Workplace Conflict Is Not Cheap. Look at the Numbers

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One of the last things organizations need is drama, and yet this happens more frequently than people think. In one study, over 80 percent of employees revealed dealing with some tension in the workplace.

Conflicts in organizations are normal. After all, people have diverse personalities, work ethics, and even values. Sometimes workloads, family problems, and other non-work-related issues can affect how people behave toward others.

When they are significant and enduring, however, these workplace issues can come with a hefty cost.

How Much Does Workplace Conflict Cost?

There’s a good reason many organizations now are willing to explore a variety of options to end office conflict as soon as possible. These include mediation and arbitration services to create a third neutral party during discussions and negotiations.

Engaging their expertise is not cheap, but it remains less expensive than dragging the matter into court. Not only can it lengthen the problem, but it also costs more because of lawyer’s fees.

But that’s not the only associated cost with workplace conflict. In fact, a study suggests that, overall, it costs businesses nearly $340 billion each year.

Here’s why:

1. Employee Turnover Rate

Workplace conflict often leads to a toxic environment no one wants to be a part of. For this reason, others, even those who are not directly involved with the problem, may start to disengage.

Disengagement is a process wherein workers contribute less to the organization. The company may find more employees reporting late at work, not becoming productive or efficient, committing many mistakes, and eventually looking for another employment.

Tension in the office, thus, will potentially increase turnover rate, and looking for another person to fill in the job can be worth $1 trillion, according to Gallup. To be specific, the company may have to spend between 50 and 200 percent of the employee’s annual salary to replace someone.

Worse, the costs only increase when it comes to hiring people for executive positions. It can be around 20 percent of the yearly salary of a mid-level manager and a staggering 213 percent for higher-level jobs like a chief executive officer (CEO).

Where does the money go? There are direct and indirect costs. The direct costs include training the employee, recruiting people for the job, and probably bumping up benefits to attract more talent.

Indirect costs, meanwhile, may refer to productivity loss because there are not enough people to do the job or that the position remains vacant for a while. Usually, it takes about 30 days to hire somebody, but it could be much longer for higher-level jobs.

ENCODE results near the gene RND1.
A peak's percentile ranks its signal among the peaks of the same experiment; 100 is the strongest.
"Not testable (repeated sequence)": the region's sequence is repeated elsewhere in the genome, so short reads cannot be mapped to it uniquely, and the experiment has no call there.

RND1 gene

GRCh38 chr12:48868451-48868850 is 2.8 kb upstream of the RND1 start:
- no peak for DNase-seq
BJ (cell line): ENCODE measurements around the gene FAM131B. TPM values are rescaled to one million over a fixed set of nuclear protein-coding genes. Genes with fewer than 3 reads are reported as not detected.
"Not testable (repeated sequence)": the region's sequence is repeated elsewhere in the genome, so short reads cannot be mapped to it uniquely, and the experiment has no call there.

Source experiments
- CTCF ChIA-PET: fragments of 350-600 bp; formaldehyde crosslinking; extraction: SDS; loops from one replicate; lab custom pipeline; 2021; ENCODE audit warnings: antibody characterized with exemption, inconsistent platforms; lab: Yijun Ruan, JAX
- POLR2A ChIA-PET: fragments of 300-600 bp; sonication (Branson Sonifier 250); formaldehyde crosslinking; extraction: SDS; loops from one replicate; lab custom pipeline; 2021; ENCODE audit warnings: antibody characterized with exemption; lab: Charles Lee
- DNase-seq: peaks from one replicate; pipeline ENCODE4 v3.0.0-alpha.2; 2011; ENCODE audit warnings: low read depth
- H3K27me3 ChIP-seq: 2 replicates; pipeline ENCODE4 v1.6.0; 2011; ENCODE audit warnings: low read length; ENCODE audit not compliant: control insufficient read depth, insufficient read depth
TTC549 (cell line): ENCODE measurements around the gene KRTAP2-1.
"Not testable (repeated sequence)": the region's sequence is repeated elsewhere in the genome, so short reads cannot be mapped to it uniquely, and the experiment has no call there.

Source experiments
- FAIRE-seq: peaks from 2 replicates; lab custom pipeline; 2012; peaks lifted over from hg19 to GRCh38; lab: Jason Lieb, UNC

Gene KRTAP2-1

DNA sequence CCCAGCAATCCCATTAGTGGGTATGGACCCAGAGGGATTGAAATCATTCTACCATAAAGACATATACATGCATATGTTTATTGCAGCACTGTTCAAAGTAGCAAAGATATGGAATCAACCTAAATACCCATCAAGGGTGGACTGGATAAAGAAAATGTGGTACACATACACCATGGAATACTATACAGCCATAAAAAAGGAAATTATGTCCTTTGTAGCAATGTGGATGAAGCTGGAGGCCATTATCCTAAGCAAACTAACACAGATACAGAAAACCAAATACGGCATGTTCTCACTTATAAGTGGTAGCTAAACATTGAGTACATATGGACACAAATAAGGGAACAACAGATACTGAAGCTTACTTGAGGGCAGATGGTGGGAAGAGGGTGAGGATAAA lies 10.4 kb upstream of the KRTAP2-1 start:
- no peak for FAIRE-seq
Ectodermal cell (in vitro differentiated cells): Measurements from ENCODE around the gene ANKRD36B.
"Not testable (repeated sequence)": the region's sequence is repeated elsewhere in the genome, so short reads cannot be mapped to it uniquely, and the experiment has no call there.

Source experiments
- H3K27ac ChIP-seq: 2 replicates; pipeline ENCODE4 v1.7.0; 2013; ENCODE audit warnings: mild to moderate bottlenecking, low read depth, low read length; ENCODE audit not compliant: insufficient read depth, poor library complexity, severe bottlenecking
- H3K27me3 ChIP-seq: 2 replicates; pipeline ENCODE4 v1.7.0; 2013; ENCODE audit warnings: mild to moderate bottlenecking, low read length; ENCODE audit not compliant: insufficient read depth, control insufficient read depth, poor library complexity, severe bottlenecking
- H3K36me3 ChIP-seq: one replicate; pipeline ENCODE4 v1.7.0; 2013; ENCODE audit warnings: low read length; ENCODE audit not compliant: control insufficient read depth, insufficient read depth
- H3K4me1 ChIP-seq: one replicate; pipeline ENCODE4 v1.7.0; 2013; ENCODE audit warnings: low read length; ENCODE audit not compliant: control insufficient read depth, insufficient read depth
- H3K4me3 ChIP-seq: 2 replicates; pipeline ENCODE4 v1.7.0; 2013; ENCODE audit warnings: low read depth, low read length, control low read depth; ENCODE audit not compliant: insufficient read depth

2. Absenteeism

workplace conflict

Workplace conflict remains one of the leading causes of stress for employees, contributing to poorer health and well-being. Companies shouldn’t be surprised to find their absenteeism rates soar when in the middle of a tense situation.

In one of the commonly cited sources about the costs of absenteeism, the data from Circadian revealed that it could be worth around $3,500 a year for hourly workers and at least $2,500 for salaried employees. The direct costs may refer to high turnover rate, replacement spending, and even wages paid to salaried employees.

But what about indirect costs? One of the biggest impacts of absenteeism is productivity loss. Some reports suggest that it could be as much as $225 billion annually. There’s also burnout as the remaining workers may need to do extra jobs while waiting for the replacement.

3. Bad Reputation

Uber may be one of the leading ride-sharing apps in the world today, but in 2018, it faced a huge crisis that resulted in significant damage to its reputation. Around this time, at least 50 people claimed sexual harassment.

The company eventually paid at least $20 million, but on top of that, several people, including those in key positions, left their jobs. In 2019, it was set to lose about $1 billion from its market capitalization after its report revealed that over 5,500 sexual assault cases occurred in its cars. Its market price fell by 2.2 percent during premarket trading.

A bad reputation may also stem from the possibility that a disgruntled employee may exact revenge by spilling “trade secrets” on social media or stealing company data to expose supposed wrongdoings or make the business more susceptible to cyberattacks.

Whether they want it or not, companies and employees need to accept that conflict will always be there simply because every person is different. However, the moment it drags on is the time that the issue requires utmost attention. Otherwise, both parties will find themselves in a terrible mess that they may not be willing to pay.

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